Americans in Paris: William Eggleston’s Graceland at Paris Photo

Our Paris Photo exhibition “Spectacular Vernacular” features mid-century photography that finds inspiration in everyday life.

Dec 17, 2012 | Related Links Index Hidden Parent

Paris is known for many things—fashion, food, romance, art—but every November, one interest eclipses all others: photography. 
Paris Photo, the most prestigious art fair for photography, draws collectors, artists and gallery owners from around the globe. Exhibits encompass the earliest black and white turn-of-the-century prints to contemporary digital color images. As one of the official sponsors of Paris Photo, J.P. Morgan was invited to curate an exhibition, which was drawn from the JPMorgan Chase Art Collection.

Graceland comes to Paris
“The idea of our Spectacular Vernacular exhibit,” explains Lisa K. Erf, Director and Chief Curator of the firm’s Art Collection, “is to look at classic and contemporary photography that explores the complexity and beauty of the everyday.” Ms. Erf selected William Eggleston’s Graceland series, an 11-part portfolio of views of Elvis Presley’s mansion in Memphis, as the centerpiece. “Eggleston takes us on a voyeuristic tour of the house and grounds right before it became open as a tourist attraction,” comments Ms. Erf.  

To complement the series, Ms. Erf examined the works of photographers who were Eggleston’s mentors and inspiration. This led her to select works by seven other legendary photographers: Henri Cartier-Bresson, Walker Evans and Robert Frank—who most influenced Eggleston—and Lee Friedlander, Garry Winogrand, Eve Arnold and Lynne Cohen, four of his contemporaries. “All of these artists looked at the world and at everyday ordinary scenes and, through their eyes, made them extraordinary. “

A different view of life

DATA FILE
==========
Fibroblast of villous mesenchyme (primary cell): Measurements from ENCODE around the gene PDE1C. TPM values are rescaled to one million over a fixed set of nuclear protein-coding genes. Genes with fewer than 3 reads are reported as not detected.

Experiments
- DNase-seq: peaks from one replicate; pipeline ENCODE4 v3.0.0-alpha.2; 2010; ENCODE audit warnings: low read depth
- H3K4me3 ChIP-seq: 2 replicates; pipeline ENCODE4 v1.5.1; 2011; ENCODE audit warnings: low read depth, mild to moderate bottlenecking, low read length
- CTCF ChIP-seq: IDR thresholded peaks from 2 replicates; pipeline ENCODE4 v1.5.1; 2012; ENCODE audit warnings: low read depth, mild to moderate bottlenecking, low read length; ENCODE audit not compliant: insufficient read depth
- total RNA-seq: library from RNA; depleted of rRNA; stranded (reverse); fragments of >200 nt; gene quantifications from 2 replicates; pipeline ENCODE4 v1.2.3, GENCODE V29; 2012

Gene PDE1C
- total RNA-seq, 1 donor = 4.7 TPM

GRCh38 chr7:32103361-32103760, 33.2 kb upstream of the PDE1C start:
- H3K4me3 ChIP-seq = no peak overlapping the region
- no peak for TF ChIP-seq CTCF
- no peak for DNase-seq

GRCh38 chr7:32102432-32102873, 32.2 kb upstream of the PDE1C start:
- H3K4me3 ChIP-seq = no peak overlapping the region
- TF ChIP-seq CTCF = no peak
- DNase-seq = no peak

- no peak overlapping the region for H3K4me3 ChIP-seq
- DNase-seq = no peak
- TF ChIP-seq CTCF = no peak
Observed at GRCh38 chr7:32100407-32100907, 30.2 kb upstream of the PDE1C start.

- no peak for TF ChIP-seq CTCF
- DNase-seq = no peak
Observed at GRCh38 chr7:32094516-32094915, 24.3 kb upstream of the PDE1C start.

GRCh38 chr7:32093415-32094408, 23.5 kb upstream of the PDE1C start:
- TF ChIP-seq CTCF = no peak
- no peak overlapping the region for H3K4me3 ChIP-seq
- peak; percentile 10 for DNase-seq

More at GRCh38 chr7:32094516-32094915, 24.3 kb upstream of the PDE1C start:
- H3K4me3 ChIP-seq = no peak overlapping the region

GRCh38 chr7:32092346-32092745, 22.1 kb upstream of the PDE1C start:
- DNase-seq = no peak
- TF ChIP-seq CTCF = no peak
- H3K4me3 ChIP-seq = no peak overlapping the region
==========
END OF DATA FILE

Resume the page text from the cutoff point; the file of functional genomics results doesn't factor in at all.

The 32 photographs, drawn exclusively from the corporate Art Collection, depict interiors, landscapes, people individually and in groups. Ranging from the 1930s until the mid-1980s, the exhibition reflects the experimentation that artists began in the 1930s, shifting away from staging and lighting scenes to spontaneously shot images using existing light levels—all of which were enabled by the introduction of the handheld camera.

“These photographers are experimenting. They are engaging with life and really redefining, for instance, how we think about, in the case of Walker Evans, the American South and how the South is perceived—and how through that, America may be perceived. In the case of William Eggleston, we are given a surreptitious look into this almost exotic suburban environment.”

What’s in a name?
For the title of the exhibit, Ms. Erf wanted something that “catches attention, that brings some excitement, that makes people curious about what they will see. So ‘Spectacular’ has a kind of over-the-top, almost circus-like feel to it. And it is paired with ‘Vernacular,’ which, of course, means the everyday. So it’s those photographers who can find, through ordinary life, things that they can share with us as unique and unexpected experiences.”

Two storied institutions, one vision
Created in 1959 by David Rockefeller, our corporate collection features more than 30,000 artworks located in 450 offices worldwide. In a vision shared with Paris Photo, the Collection illuminates the power of photography through the decades—bringing people and ideas together across cultures.

We invite you to contact us and a J.P. Morgan representative will be in touch with you.

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